A nuclear reactor on the other hand can produce lots of power and if we are talking about a flying rocket I think only a reactor could power the heat necessary not a radioisotope generator.
 
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When I said Tesla missile I was using metaphor , reactor is a strong possibility
 
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Wonderful a fission grade open loop nuclear jet engine reactor randomly flying around. What a good idea!
I really can't get around the fact (is it really a fact?) that the measured increase in the gamma background vanished in half hour. That suggest highly volatile, but no solid or any 'sticky' release.
Due the distance direct radiation is also unlikely.
Weird.

That might suggest an uncontrolled thermal energy release rather than the mechanical failure of a turbine. At this stage there is no evidence of, or reason for chemical propellants to be involved.
Maybe the explosion was the launch booster and the cruise engine remained intact?
So far there is no announcement of observed release from any country around. The accident was almost a week ago already.
Weird.
 
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Maybe it is not a reactor , let say it is two material reactor , is that possible , 1st stage and second stage that will explain the spike
 
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That means the heat exchanger is not like the slam but little different
 
I really can't get around the fact (is it really a fact?) that the measured increase in the gamma background vanished in half hour.
Did they say Gamma Radiation Background? If so did they mention the instrument that measured it and where? I can tell you in Nevada, surrounding the NNSS (formerly NTS, the Nevada Test Site) is ringed by detectors that DO measure Gamma Radiation and all report to a public network that anyone can monitor. Those I believe.

A couple of things- most public reports of "radioactivity" are not scientific, and the reporters seem to believe "radioactivity" is a noun, to the extent it can "leak out". e.g. "Radiation has been released following a Russian rocket explosion at the Nyonoksa "
Quite often units of measurement are used quite incorrectly, maybe even universally so. Fact is, radioactivity is a property of certain atoms, so it's atoms of some material or the other that leaks out. Analyze the radioactivity, don't just measure it.
And comparing it to normal background is silly. Normal background comes from natural Uranium, Thorium, their progeny, and Potassium-40 in the earth as well as a contribution from Cosmogenically generated particles, among other lesser contributors. Therefore local background differs widely from one geographical locale to another, mostly depending on the "ground".(earth). Take a radiation detector up in a balloon, airplane or out to sea on a rowboat to see what I mean.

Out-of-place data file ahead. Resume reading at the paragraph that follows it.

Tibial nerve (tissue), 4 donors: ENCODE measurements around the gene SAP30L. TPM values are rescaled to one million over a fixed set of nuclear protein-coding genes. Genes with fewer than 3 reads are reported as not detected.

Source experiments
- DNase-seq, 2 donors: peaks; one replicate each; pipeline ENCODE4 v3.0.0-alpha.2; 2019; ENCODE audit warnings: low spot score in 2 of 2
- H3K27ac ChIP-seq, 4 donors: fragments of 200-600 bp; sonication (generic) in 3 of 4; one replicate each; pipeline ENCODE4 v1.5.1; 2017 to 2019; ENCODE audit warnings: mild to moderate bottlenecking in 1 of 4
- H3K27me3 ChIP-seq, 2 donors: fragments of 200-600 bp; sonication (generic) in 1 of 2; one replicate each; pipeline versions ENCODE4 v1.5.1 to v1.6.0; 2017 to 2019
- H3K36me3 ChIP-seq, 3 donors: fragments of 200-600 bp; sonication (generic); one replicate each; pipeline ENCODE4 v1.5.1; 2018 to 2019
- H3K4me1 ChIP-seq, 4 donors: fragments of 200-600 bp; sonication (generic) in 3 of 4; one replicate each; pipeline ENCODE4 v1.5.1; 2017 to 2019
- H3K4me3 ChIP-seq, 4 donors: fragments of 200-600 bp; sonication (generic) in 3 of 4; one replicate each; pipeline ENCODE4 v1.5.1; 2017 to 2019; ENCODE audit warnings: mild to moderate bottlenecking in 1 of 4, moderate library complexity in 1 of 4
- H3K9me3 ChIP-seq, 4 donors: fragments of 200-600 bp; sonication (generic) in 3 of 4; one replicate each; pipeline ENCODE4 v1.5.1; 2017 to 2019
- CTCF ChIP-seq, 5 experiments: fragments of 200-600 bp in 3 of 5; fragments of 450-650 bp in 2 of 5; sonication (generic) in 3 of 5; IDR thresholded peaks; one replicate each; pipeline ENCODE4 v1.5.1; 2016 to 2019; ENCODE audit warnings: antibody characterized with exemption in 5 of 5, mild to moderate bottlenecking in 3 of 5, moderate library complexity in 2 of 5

The US developed a nuclear thermal rocket in the 1950's (Project Rover) and beyond. None have flown but have been test fired on ground stands since the 1960's. Refer to KIWI, Phoebus, Pewee and the Nuclear Furnace. One was tested on Jackass Flats, I've been there and have stood on the rim of the Sedan Crater. Twice.

From misc. previous posts here:

"I doubt they would test fire an engine with a multiple warhead in place, "
I agree, but they would load it with depleted uranium dummies, to simulate the density and center of gravity of a real one.

"20X rise for half an hour - this is out of the range of increase what rain would induce, for example: but not excessively. "
In a real release like Fukushima Hydrogen Gas Vent Explosion volatile material was gassified selectively by its boiling point, which is why I can detect Cs-134 and Cs-137 in the soil there but not Sr-90. Chernobyl on the otherhand spewed pulverized particle far and wide, but even today it's the mostly Cs-137 we see at a distance. There are many many more fission products that have much shorter half-lives, from minutes on up, the iodines for example become airborne easily and are of great contribution for thier respective (T/2 )X6 lives.

"Could a propellant have become slightly radioactive after many years close to nuclear warheads "
Yes anything could, even depleted uranium has a small SF decay. Not likely tho.
Fact is an initiator in a nuclear weapon and new reactors is there to provide starting neutrons, there are so few naturally.


"If i'm not mistaken both fissile Plutonium (239) and U 235 decay by alpha emission so the idea of rocket fuel becoming radioactive sitting next to a fissile material seems impossible. "
Correct, Pu-239 alpha decays to U-235 100% probability. The newly formed nuclide is in excited state and immediately releases energy, which results in an X-Ray emission from the electron shell.

Well, we know the US flew (or is still flying?) over its own territory with nuclear weapons many times
Not any more. Used to, but not never armed with the pit. All the pits are stored underground in Amarillo Texas. I remember a single case several decades ago where one was accidentally flown across the US continent north to south. Some high ranking heads rolled. Think about it- how do they transport them now? Hint: Ghost Fleet.

". A few bombs have been dropped by accident, "
Yes, several, one off the coast of Georgia USA, several in Spain. I took a picture of my assistant sitting on the one from Spain, also on Atomic Annie the Nuclear Cannon.Annie the Nuclear Cannon.


"Althoygh if such indeed is the case then the recorded radiation levels and their quick decrease seems impossible does it not? "

Nothing nuclear related is impossible. Radioisotopes range in half lives from fractions of a second to the age of the universe.

Thanks
George Dowell